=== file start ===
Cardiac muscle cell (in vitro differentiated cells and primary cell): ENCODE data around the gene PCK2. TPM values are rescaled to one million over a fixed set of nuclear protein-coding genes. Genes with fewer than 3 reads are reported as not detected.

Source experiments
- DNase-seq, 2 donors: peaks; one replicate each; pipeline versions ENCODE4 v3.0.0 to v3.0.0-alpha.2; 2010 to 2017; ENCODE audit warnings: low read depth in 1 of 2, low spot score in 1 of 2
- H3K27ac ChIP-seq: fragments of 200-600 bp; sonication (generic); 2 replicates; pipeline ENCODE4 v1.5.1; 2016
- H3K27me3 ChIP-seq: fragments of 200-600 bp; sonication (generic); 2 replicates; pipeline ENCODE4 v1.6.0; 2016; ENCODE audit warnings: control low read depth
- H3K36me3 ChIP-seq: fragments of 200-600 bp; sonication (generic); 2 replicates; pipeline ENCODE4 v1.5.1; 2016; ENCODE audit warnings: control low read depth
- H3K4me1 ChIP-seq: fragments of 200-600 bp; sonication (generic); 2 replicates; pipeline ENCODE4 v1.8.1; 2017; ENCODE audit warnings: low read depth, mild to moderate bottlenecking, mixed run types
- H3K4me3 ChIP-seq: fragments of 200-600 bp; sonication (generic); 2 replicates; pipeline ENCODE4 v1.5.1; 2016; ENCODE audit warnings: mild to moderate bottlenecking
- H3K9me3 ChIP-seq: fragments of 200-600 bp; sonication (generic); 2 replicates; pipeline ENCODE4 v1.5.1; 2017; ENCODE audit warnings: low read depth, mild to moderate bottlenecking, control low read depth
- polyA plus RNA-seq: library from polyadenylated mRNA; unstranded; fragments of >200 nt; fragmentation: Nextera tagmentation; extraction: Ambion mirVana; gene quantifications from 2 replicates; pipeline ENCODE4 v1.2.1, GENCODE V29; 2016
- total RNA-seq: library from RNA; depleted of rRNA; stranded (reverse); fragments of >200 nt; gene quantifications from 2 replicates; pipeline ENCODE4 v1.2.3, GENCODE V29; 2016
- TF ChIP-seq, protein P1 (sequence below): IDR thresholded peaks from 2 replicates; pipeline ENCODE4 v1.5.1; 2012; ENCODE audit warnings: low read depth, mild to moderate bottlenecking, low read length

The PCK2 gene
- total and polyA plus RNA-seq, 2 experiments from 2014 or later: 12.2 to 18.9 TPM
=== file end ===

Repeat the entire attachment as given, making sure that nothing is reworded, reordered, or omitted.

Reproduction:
Cardiac muscle cell (in vitro differentiated cells and primary cell): ENCODE data around the gene PCK2. TPM values are rescaled to one million over a fixed set of nuclear protein-coding genes. Genes with fewer than 3 reads are reported as not detected.

Source experiments
- DNase-seq, 2 donors: peaks; one replicate each; pipeline versions ENCODE4 v3.0.0 to v3.0.0-alpha.2; 2010 to 2017; ENCODE audit warnings: low read depth in 1 of 2, low spot score in 1 of 2
- H3K27ac ChIP-seq: fragments of 200-600 bp; sonication (generic); 2 replicates; pipeline ENCODE4 v1.5.1; 2016
- H3K27me3 ChIP-seq: fragments of 200-600 bp; sonication (generic); 2 replicates; pipeline ENCODE4 v1.6.0; 2016; ENCODE audit warnings: control low read depth
- H3K36me3 ChIP-seq: fragments of 200-600 bp; sonication (generic); 2 replicates; pipeline ENCODE4 v1.5.1; 2016; ENCODE audit warnings: control low read depth
- H3K4me1 ChIP-seq: fragments of 200-600 bp; sonication (generic); 2 replicates; pipeline ENCODE4 v1.8.1; 2017; ENCODE audit warnings: low read depth, mild to moderate bottlenecking, mixed run types
- H3K4me3 ChIP-seq: fragments of 200-600 bp; sonication (generic); 2 replicates; pipeline ENCODE4 v1.5.1; 2016; ENCODE audit warnings: mild to moderate bottlenecking
- H3K9me3 ChIP-seq: fragments of 200-600 bp; sonication (generic); 2 replicates; pipeline ENCODE4 v1.5.1; 2017; ENCODE audit warnings: low read depth, mild to moderate bottlenecking, control low read depth
- polyA plus RNA-seq: library from polyadenylated mRNA; unstranded; fragments of >200 nt; fragmentation: Nextera tagmentation; extraction: Ambion mirVana; gene quantifications from 2 replicates; pipeline ENCODE4 v1.2.1, GENCODE V29; 2016
- total RNA-seq: library from RNA; depleted of rRNA; stranded (reverse); fragments of >200 nt; gene quantifications from 2 replicates; pipeline ENCODE4 v1.2.3, GENCODE V29; 2016
- TF ChIP-seq, protein P1 (sequence below): IDR thresholded peaks from 2 replicates; pipeline ENCODE4 v1.5.1; 2012; ENCODE audit warnings: low read depth, mild to moderate bottlenecking, low read length

The PCK2 gene
- total and polyA plus RNA-seq, 2 experiments from 2014 or later: 12.2 to 18.9 TPM